Skip to main content

“I am a Canadian, free to speak without fear, free to worship in my own way, free to stand for what I think right, free to oppose what I believe wrong, or free to choose those who shall govern my country. This heritage of freedom I pledge to uphold for myself and all mankind.” ~~ John G. Diefenbaker

DAN ALBAS – Liberal government has spent approximately $240 billion on pandemic programs and services -- over $6,300 for every Canadian

 


One of the roles of the official Opposition is to hold the Government to account on where your tax dollars are spent.

Historically journalists have also been part of this process and more recently, at least in Ottawa, also the Parliamentary Budget Officer.

Since mid-March, when the pandemic began, and up until the end of November, the Federal Government has spent approximately $240 billion on various (COVID-19) pandemic programs and services.

For some context, on that works out to over $6,300 for every Canadian.

This raises the obvious question as to where that money has gone.

Recently Canada’s former Parliamentary Budget Officer was quoted as saying, after looking at the Trudeau Liberals latest fiscal update:

It's impossible to read. I have done this for years and I can't even follow the money,"

As Parliamentarians in the official Opposition, we have experienced similar frustrations trying to get more detailed financial information from the Finance Minister, thus far without much success.

Fortunately, the investigative journalists at CBC have also been looking at this topic and have made some important progress.

The large numbers have been well known as they are publicly available.

The $240 billion breaks down into three categories:

·         $105.6 billion was spent on programs for individuals,

·         $16.1 billion on supports for government related programs

·         and finally, $ 118.3 billion on programs for businesses.

It is this last category, and attempting to identify exactly where these business supports have gone, that has raised many concerns.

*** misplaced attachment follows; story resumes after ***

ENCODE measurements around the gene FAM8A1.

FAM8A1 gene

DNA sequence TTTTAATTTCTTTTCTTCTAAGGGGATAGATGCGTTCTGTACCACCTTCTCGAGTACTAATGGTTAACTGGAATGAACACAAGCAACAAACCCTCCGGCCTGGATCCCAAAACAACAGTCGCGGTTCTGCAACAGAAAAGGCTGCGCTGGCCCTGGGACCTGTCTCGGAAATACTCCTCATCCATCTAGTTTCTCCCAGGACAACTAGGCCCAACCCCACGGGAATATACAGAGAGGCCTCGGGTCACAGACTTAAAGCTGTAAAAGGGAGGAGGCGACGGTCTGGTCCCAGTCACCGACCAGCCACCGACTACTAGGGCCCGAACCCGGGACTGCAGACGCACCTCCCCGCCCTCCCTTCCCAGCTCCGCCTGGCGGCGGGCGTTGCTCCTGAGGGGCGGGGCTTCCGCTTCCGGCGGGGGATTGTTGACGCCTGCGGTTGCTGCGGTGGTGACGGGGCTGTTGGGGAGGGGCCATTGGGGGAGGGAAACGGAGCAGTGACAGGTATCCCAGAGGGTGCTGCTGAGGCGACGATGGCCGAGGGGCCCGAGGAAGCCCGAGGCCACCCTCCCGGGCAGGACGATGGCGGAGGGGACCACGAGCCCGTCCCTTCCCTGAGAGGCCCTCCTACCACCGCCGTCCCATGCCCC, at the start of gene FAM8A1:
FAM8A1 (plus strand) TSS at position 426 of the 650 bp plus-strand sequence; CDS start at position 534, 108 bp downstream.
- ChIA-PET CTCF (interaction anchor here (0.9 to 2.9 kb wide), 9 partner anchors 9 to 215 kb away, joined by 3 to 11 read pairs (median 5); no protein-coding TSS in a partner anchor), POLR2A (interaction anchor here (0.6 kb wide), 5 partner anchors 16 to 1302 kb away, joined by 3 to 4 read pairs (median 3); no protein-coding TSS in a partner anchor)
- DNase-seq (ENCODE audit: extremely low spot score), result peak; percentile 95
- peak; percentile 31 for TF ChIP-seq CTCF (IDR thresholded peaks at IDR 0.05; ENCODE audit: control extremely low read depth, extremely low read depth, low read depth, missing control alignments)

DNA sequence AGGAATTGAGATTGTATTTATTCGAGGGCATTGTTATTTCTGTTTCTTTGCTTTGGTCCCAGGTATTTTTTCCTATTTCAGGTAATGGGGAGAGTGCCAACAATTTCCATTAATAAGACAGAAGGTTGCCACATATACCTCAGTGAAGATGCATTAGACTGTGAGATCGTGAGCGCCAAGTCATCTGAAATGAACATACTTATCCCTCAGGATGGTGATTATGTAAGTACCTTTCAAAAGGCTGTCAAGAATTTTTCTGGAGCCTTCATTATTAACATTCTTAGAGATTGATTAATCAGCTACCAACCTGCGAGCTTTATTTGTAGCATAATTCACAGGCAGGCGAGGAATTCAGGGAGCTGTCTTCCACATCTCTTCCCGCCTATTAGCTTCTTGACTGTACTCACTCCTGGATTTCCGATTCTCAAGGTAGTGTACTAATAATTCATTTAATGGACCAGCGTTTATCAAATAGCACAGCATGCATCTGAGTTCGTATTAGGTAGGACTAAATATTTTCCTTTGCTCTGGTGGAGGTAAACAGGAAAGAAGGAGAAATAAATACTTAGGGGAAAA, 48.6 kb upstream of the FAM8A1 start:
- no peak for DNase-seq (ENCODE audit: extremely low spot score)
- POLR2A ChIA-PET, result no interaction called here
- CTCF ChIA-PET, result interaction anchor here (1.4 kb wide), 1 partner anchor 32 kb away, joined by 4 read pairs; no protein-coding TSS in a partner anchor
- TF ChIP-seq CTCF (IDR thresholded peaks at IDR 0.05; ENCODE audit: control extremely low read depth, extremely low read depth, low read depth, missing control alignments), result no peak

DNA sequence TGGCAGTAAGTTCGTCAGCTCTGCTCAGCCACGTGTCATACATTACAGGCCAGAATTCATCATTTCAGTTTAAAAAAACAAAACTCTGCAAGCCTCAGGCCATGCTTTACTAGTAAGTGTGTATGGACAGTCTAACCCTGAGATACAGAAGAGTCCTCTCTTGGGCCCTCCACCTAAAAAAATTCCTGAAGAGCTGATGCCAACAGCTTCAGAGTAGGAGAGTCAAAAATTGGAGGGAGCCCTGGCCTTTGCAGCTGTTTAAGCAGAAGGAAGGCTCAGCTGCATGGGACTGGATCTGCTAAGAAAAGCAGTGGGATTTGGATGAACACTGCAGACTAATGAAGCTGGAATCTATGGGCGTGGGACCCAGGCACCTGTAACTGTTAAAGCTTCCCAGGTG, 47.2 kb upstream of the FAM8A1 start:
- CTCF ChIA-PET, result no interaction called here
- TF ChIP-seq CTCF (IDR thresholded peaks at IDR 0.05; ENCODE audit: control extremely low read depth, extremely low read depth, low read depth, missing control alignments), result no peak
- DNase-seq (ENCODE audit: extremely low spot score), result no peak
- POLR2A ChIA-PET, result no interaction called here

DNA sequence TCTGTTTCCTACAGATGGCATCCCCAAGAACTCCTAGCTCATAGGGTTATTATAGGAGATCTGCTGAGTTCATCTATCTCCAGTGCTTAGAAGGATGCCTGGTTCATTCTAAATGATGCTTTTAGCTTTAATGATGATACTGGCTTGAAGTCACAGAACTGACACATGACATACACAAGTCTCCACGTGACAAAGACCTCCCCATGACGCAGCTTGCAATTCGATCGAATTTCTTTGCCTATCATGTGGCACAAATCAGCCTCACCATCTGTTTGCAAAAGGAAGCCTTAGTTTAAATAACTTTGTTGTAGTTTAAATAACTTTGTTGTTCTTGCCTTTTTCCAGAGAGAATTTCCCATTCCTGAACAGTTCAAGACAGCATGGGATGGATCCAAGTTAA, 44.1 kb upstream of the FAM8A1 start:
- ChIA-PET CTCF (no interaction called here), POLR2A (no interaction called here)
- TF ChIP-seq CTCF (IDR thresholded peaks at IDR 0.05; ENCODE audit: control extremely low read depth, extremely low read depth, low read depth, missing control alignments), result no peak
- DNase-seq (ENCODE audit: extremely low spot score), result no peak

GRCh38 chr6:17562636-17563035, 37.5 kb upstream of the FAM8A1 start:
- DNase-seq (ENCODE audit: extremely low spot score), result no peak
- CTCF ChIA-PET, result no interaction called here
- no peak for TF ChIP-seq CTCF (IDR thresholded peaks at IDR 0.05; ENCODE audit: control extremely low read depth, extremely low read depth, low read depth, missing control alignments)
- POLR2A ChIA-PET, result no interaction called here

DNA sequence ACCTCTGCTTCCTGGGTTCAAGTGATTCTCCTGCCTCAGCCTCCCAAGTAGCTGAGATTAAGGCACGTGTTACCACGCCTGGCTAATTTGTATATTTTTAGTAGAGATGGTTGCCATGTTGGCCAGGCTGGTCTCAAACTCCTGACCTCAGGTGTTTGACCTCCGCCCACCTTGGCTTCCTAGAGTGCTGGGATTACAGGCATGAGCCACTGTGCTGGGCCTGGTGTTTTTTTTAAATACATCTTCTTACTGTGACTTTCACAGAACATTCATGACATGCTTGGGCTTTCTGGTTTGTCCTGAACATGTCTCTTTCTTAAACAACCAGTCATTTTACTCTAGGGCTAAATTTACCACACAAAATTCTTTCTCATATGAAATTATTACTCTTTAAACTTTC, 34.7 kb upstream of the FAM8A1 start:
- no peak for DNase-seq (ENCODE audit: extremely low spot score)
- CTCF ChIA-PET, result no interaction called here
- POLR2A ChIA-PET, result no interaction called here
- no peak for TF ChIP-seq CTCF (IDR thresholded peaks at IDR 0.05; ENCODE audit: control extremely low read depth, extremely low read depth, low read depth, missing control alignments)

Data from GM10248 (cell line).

CBC has used corporate filing information to track down over 400 companies that have received financial assistance from the federal government.

The Financial Post has taken this investigation further and identified, to date, 68 publicly traded companies that received this taxpayer financial assistance in the form of wage subsidies and at the same time paid out shareholder dividends.

In other cases, executive bonus money has been reported to have been paid out as well as stock buy back programs have been used.

The Liberal Government has been clear that the wage subsidy program is to be used to pay workers, not to pay for dividends or executive bonuses.


However, at the same time the Liberal Government is refusing to disclose what other companies accessed these funds.

Were it not for investigative journalism, the public would be unaware of these 68 companies that have been identified to date.

My Question This Week:

Given the Liberals refusal to disclose this information, should it be a requirement for a company applying for taxpayer assistance programs to be publicly listed as a recipient of this funding?

I can be reached at:
Email: Dan.Albas@parl.gc.ca
Toll Free: 1 (800) 665-8711


Dan Albas ... is the Member of Parliament for the riding of Central Okanagan Similkameen Nicola. This riding includes the communities of Kelowna (specific boundaries), West Kelowna, Peachland, Summerland, Keremeos, Princeton, Merritt and Logan Lake.